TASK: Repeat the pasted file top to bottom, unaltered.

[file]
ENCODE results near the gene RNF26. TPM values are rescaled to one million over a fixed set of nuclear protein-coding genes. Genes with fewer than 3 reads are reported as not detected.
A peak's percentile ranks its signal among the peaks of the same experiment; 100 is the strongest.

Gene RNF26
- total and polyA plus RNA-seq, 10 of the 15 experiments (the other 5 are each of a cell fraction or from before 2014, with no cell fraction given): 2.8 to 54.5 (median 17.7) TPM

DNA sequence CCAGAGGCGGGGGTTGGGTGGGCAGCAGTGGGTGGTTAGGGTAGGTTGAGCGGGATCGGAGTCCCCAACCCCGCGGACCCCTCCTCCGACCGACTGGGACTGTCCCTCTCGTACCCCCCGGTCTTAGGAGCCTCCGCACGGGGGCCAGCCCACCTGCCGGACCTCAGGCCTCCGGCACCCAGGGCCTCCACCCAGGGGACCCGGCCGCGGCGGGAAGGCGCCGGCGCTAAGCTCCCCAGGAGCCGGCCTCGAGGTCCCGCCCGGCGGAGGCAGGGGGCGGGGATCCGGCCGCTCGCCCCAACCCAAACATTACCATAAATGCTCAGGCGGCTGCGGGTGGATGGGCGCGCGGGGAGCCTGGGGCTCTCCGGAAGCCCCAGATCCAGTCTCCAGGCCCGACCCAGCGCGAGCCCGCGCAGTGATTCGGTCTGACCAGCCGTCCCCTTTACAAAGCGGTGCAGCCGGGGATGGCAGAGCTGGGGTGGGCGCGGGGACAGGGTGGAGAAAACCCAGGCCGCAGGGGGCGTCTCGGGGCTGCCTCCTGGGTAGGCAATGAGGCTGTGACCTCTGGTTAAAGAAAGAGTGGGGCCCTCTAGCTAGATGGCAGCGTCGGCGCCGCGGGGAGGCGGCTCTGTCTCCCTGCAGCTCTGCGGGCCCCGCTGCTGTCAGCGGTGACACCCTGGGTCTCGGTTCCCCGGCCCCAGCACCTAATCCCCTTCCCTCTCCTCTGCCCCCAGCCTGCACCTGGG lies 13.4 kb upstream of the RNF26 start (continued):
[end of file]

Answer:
ENCODE results near the gene RNF26. TPM values are rescaled to one million over a fixed set of nuclear protein-coding genes. Genes with fewer than 3 reads are reported as not detected.
A peak's percentile ranks its signal among the peaks of the same experiment; 100 is the strongest.

Gene RNF26
- total and polyA plus RNA-seq, 10 of the 15 experiments (the other 5 are each of a cell fraction or from before 2014, with no cell fraction given): 2.8 to 54.5 (median 17.7) TPM

DNA sequence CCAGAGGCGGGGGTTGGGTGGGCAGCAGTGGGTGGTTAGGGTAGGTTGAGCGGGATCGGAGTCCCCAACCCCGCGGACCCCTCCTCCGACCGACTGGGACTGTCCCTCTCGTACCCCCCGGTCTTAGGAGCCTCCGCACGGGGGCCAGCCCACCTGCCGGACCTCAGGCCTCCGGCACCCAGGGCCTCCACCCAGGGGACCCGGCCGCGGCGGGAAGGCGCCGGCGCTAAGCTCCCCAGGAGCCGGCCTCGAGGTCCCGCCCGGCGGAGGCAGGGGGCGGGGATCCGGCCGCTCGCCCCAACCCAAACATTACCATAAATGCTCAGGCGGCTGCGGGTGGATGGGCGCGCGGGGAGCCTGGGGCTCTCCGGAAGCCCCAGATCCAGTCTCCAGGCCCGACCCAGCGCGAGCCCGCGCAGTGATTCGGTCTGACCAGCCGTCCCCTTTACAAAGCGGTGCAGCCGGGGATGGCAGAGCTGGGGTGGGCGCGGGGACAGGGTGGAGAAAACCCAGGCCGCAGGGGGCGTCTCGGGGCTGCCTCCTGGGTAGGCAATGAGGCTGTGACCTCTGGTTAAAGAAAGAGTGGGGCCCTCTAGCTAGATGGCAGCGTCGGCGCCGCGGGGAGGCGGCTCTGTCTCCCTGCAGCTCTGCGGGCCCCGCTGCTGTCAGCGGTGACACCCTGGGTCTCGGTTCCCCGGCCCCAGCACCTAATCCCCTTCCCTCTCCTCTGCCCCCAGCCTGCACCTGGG lies 13.4 kb upstream of the RNF26 start (continued):